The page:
Authors: Law T, Lee KYS, Ho FNY, Vlantis AC, Van Hasselt AC, Tong MCF
Title: The effectiveness of group voice therapy: A group climate perspective
Source: Journal Of Voice 2012 26(2): e41-e48
Year: 2012
Research Design: Case Series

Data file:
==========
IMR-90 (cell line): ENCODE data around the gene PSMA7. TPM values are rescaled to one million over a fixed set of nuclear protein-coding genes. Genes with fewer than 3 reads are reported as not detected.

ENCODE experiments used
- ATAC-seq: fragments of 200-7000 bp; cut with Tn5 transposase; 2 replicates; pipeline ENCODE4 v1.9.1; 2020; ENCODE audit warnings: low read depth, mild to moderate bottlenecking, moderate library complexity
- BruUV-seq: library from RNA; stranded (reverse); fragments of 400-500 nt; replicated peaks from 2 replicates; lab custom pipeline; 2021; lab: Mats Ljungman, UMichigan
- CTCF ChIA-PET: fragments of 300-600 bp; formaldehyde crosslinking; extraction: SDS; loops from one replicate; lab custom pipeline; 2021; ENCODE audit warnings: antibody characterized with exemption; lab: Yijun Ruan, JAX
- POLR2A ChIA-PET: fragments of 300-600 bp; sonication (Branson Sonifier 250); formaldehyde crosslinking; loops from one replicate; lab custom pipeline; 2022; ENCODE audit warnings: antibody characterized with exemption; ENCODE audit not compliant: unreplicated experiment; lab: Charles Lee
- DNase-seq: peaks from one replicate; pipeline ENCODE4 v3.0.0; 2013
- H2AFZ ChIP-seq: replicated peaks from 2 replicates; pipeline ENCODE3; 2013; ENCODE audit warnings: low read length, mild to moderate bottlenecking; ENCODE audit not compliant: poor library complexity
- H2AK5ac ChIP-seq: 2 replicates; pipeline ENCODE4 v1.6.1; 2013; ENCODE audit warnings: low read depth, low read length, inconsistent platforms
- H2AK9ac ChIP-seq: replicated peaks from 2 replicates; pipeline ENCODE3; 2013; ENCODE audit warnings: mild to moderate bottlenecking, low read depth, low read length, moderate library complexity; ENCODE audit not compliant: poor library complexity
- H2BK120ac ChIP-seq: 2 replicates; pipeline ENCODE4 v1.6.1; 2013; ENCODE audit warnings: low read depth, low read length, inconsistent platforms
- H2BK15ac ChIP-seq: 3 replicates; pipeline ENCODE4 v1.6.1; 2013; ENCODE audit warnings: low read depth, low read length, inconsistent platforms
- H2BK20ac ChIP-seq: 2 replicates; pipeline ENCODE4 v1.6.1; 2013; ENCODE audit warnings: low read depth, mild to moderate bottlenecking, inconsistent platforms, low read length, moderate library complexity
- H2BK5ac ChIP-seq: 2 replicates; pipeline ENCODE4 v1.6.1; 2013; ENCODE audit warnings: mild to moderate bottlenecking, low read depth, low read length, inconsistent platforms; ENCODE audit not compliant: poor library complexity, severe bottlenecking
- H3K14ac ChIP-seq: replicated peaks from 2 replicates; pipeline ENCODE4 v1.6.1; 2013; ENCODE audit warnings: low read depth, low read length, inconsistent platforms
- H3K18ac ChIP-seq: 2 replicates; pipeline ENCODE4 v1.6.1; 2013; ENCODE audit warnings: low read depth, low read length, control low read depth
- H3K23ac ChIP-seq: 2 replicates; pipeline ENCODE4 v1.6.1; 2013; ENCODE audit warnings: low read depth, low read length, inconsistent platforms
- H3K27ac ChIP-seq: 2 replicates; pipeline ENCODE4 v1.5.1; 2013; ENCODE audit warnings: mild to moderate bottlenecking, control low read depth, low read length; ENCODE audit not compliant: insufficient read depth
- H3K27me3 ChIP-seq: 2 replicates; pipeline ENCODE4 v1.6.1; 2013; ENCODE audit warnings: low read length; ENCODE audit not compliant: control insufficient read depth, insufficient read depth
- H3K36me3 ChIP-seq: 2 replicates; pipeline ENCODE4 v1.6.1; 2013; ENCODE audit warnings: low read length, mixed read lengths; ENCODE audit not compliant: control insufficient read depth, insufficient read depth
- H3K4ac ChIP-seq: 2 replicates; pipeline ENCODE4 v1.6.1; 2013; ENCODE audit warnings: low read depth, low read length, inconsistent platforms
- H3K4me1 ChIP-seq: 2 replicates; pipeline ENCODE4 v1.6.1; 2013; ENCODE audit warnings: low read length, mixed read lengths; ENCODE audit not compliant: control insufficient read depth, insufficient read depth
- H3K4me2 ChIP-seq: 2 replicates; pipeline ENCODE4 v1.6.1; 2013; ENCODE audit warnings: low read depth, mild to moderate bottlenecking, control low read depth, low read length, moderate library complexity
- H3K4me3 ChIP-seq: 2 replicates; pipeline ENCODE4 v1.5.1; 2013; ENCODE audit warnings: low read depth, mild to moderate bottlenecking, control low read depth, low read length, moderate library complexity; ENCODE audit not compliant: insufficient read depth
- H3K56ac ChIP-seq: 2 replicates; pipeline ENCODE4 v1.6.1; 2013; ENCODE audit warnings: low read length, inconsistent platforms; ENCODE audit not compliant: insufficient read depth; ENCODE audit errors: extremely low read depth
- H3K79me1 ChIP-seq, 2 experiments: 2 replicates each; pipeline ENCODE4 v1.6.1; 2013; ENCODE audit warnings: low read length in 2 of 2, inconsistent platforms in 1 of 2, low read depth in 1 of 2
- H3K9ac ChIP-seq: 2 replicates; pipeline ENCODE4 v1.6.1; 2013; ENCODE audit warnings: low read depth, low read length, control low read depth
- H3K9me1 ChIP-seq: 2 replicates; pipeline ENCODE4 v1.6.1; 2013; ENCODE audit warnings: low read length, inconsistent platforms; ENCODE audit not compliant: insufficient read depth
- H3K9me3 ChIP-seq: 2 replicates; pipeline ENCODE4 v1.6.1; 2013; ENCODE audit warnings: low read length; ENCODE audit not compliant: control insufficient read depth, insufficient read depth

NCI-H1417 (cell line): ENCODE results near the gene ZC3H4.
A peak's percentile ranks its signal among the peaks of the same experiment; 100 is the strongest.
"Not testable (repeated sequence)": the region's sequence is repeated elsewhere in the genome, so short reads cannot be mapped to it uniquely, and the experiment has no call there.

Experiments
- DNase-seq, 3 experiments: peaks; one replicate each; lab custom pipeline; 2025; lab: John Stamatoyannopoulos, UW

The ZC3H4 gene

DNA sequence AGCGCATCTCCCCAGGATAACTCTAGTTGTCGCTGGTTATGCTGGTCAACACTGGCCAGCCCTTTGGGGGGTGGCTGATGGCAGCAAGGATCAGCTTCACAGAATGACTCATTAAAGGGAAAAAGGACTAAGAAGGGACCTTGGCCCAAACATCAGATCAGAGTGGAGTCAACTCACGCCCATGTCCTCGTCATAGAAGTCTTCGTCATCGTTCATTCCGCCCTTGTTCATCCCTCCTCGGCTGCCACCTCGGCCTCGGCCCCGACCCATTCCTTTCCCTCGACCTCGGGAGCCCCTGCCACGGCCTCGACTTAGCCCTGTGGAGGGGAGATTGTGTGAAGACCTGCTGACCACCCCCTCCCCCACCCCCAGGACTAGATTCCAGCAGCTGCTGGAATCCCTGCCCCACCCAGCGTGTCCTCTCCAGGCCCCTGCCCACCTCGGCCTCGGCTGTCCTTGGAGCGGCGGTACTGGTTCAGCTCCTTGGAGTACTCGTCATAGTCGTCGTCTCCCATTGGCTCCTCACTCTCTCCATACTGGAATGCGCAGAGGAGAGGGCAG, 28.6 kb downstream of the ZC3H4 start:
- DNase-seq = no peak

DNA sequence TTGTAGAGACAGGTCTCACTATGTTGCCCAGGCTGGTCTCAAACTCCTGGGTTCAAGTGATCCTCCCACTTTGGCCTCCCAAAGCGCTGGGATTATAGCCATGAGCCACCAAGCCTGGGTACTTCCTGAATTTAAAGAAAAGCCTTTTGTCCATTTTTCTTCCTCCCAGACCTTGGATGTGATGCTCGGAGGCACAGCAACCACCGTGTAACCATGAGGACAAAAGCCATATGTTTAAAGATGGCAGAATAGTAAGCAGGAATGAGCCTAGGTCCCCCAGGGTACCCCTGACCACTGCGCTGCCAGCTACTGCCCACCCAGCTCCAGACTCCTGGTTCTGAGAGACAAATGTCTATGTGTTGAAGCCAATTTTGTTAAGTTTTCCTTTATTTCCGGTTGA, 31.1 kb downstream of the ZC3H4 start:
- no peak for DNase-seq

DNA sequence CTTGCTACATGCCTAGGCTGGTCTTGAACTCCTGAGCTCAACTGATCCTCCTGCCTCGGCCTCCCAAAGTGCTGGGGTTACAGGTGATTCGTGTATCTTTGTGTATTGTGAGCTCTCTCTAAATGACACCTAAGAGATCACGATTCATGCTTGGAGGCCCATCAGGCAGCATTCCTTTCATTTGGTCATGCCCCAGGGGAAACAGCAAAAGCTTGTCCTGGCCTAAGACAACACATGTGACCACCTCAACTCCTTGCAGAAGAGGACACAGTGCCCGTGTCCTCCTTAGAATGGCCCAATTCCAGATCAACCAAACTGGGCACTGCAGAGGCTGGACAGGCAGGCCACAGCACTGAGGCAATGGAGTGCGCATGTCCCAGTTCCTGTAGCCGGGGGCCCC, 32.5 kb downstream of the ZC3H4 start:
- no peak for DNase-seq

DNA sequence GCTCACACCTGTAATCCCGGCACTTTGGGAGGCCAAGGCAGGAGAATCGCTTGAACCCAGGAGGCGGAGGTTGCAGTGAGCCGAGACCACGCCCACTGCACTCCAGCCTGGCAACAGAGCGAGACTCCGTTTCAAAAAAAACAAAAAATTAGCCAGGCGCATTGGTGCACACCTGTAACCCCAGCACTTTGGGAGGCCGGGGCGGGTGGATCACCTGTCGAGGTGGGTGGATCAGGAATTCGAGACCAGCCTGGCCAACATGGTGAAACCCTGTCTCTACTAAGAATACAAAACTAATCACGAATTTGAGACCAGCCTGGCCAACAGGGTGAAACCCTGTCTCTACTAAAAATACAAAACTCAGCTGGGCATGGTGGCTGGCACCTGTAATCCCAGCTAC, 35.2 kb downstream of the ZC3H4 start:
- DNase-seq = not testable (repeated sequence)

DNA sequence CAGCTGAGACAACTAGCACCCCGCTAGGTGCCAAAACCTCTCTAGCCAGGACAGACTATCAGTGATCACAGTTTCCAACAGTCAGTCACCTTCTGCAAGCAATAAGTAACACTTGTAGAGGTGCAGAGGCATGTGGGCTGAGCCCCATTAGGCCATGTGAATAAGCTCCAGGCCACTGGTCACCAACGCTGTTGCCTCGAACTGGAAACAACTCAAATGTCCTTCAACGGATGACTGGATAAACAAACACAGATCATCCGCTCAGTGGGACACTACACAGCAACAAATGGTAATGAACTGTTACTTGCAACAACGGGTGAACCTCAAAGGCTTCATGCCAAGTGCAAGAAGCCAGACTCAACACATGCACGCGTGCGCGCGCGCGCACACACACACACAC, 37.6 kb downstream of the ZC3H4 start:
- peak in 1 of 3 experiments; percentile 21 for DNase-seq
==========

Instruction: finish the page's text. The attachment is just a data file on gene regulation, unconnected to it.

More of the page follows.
Objectives/Hypothesis: Group therapy has frequently been adopted as a service delivery model for providing voice therapy. However, currently no literature has focused on understanding the underlying processes that are unique to group therapy, which contribute to treatment success. This study aimed at investigating the role of group climate in voice group therapy. Study Design: Prospective case series. Methods: Twelve teachers with hyperfunctional dysphonia attended eight sessions of group voice therapy. Treatment comprised both direct and indirect voice therapy. Therapy techniques were introduced and practiced in a large group and small group format. Outcome measures were taken using perceptual evaluation, videostroboscopy measures, voice-related quality-of-life (V-RQOL) measures, and vocal symptom scores. The Group Climate Questionnaire was used to measure the underlying process of group therapy. Treatment outcome was measured immediately posttreatment and at 6-months posttreatment. Results: Results indicated statistically significant improvement in the participants' V-RQOL measures and the vocal symptom scores. Treatment gain was noted to sustain up to 6-months posttreatment. The Group Climate Questionnaire indicated that the treatment group is considered as "engaging" rather than "conflicting," which is considered to be associated with positive treatment outcome. Conclusion: Group therapy as a service delivery model possesses many advantages from the psychosocial, clinical, health resources allocation perspective. This study demonstrated that group climate plays a significant role in determining treatment success in group voice therapy.

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